A Judge appointed individual liquidators to three separate companies – OT, AGM and Ozifin – rather than a common liquidator for all of them, even though their affairs were complex and intertwined.
This necessitated their joint application to the court for permission to share company and individual information between themselves, including ‘personal information’, in order to address privacy law restrictions. The Privacy Act allows such an order authorising the use or disclosure of ‘personal information’.
The companies operated a business dealing in financial products, being leveraged derivatives in the form of contracts for difference (CFDs), margin foreign exchange contracts (margin FX contracts) and binary options.
As Justice Beach explained, information held in relation to each may be relevant to the liquidation of each of the other companies in various respects: see ASIC v AGM Markets Pty Ltd (in liq) (No 3)  FCA 208.
Nevertheless, the Judge gave several good reasons why he had rejected the appointment of common liquidators for all.
- No costs savings
He was not satisfied of the potential for significant cost savings and efficiencies from a single appointment to each of the 3 entities. They are not related entities, and do not otherwise form part of a company group; they have separate beneficial owners, and different officers; there is very little commonality between their client bases; they each operated separate customer relationship platforms; and the major creditors of each entity did not have any relationship with the other entities.
2. Separate investigations
In the winding up of each of Ozifin, OT and AGM, separate investigations will be necessary:
- to identify and communicate with 3 different client bases, including to access 3 different CRM platforms;
- in order to report to 3 different sets of creditors, including to adjudicate on 3 different groups of creditor claims; and
- to analyse the individual affairs of each of Ozifin, OT and AGM.
There would have been real issues concerning conflicts of duty if a single external administrator had been appointed to all, arising out of the claims that may be made between and against the 3 entities. There are various categories of such claims. And where each of the 3 entities has 3 different creditor bases, those creditors will have divergent interests. It would be unfair on all the creditors if common liquidators were to have been appointed.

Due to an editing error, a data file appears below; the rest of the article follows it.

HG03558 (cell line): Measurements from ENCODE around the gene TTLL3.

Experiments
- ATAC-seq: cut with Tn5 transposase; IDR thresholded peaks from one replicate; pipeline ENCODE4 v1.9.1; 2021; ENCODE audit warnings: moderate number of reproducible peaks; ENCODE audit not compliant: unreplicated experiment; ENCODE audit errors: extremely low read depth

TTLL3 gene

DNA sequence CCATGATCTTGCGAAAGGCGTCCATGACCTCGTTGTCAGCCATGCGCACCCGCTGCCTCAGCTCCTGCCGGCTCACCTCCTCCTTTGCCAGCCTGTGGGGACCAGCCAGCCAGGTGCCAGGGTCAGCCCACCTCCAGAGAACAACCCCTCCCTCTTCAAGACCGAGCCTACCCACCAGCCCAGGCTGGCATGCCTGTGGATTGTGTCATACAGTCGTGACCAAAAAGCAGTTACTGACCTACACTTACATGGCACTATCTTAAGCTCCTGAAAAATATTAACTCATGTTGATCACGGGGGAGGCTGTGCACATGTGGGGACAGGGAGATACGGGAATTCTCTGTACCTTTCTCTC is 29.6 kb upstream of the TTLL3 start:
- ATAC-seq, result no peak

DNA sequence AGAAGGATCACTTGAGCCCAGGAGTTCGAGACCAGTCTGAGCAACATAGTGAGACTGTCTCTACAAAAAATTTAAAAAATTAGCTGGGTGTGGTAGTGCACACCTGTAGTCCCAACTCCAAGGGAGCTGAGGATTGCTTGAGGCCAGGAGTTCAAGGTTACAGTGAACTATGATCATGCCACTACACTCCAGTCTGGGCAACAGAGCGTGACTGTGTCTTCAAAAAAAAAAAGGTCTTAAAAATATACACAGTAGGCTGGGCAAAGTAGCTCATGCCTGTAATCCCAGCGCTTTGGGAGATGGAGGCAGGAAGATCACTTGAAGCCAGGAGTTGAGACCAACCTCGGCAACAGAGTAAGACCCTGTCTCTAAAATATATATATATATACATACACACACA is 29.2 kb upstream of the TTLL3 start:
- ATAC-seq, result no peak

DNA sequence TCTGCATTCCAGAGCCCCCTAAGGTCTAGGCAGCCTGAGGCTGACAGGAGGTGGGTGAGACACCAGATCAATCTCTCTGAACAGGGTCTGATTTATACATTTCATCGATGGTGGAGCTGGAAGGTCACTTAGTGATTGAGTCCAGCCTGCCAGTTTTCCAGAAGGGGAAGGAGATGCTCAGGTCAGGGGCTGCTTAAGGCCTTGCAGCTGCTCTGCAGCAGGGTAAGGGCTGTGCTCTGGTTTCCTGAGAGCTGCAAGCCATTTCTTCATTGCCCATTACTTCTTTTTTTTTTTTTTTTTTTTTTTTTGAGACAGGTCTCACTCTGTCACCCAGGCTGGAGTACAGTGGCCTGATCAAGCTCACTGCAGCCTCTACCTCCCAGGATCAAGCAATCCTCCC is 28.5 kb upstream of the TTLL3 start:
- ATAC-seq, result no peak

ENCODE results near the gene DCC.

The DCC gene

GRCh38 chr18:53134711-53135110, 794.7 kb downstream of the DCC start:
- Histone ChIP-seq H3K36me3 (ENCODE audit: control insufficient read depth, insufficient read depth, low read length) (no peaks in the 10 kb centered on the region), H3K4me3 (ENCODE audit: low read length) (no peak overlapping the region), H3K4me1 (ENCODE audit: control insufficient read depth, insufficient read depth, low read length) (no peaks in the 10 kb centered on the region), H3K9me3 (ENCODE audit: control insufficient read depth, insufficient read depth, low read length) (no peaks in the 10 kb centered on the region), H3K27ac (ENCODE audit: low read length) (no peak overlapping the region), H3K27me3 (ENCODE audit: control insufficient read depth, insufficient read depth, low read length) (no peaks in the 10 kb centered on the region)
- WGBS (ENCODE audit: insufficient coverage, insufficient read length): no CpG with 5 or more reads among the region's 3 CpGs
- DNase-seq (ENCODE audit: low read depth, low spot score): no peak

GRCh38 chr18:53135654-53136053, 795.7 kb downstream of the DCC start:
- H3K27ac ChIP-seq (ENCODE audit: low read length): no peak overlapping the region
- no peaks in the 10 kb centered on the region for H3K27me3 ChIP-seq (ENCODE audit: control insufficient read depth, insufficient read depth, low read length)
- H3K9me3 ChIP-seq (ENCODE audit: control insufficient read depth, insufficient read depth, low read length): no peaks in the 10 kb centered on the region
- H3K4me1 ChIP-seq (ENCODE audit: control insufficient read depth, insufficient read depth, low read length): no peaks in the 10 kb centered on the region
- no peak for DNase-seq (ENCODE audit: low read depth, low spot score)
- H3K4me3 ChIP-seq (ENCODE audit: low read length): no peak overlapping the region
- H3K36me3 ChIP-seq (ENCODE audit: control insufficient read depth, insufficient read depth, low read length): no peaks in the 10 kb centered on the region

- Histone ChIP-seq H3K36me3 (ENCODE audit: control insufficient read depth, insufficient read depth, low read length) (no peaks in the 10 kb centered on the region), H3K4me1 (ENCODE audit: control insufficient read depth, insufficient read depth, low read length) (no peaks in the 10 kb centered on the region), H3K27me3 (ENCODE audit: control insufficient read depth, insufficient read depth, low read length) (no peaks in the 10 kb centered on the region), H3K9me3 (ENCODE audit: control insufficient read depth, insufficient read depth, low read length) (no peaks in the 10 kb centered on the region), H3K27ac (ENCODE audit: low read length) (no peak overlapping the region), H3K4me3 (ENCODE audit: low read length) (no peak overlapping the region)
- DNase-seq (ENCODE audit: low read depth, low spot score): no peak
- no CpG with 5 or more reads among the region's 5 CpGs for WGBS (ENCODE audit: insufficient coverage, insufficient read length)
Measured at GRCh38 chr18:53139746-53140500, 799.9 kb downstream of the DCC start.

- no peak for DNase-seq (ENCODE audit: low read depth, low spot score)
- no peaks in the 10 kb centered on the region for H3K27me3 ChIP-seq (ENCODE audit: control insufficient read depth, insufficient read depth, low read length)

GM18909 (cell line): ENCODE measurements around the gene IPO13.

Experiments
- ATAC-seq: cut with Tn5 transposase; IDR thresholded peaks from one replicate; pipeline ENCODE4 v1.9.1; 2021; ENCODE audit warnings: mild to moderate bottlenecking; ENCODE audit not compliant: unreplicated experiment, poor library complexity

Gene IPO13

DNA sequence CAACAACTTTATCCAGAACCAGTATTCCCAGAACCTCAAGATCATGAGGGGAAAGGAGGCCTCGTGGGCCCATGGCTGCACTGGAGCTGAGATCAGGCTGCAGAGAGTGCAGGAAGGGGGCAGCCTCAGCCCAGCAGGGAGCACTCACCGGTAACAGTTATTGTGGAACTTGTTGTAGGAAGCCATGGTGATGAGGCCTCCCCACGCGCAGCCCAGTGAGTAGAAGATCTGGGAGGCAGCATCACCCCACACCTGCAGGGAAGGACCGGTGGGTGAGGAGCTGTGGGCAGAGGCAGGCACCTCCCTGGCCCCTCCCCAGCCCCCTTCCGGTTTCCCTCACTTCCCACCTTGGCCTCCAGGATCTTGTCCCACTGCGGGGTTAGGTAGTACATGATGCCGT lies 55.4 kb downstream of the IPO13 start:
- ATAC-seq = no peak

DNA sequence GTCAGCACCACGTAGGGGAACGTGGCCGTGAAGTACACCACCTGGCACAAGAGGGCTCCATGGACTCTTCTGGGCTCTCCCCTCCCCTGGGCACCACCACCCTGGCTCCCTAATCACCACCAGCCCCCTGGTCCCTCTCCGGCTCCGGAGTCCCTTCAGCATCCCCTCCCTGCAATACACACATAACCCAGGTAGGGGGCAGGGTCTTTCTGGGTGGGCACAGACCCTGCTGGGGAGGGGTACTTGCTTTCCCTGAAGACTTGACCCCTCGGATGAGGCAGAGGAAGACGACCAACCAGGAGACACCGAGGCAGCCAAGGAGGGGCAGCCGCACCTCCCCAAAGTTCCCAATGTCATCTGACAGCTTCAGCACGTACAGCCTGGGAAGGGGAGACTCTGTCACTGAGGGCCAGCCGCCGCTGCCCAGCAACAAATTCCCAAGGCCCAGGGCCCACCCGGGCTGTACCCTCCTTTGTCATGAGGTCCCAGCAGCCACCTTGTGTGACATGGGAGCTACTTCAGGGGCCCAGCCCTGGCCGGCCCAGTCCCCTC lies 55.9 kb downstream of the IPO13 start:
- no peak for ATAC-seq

It is possible to manage conflicts as and when they arise even if there is a single liquidator, for example by way of a special purpose liquidator who could make a claim or adjudicate upon one as and when the need arose. But this would create an additional layer of cost and would be counter-productive.
Further, it is inappropriate for a liquidator of one company to lodge a proof of debt in another liquidation and then to decide whether to accept that proof of debt in his capacity as the liquidator of the other company.
It is possible for a court to authorize conduct that would otherwise involve a conflict of duty on an application which explicitly sought dispensation from fiduciary duties, with appropriate evidence showing how and why circumstances existed to warrant such dispensation. But the task of explanation inherent in such a request is ‘an exacting one’.
Alternatively, the Judge could have given a direction to a liquidator who faced any conflict of duty.
But in the present matter, none of those scenarios would have been more advantageous than appointing three separate liquidators.
See Gollant, in the matter of OT Markets Pty Ltd (in liq)  FCA 207.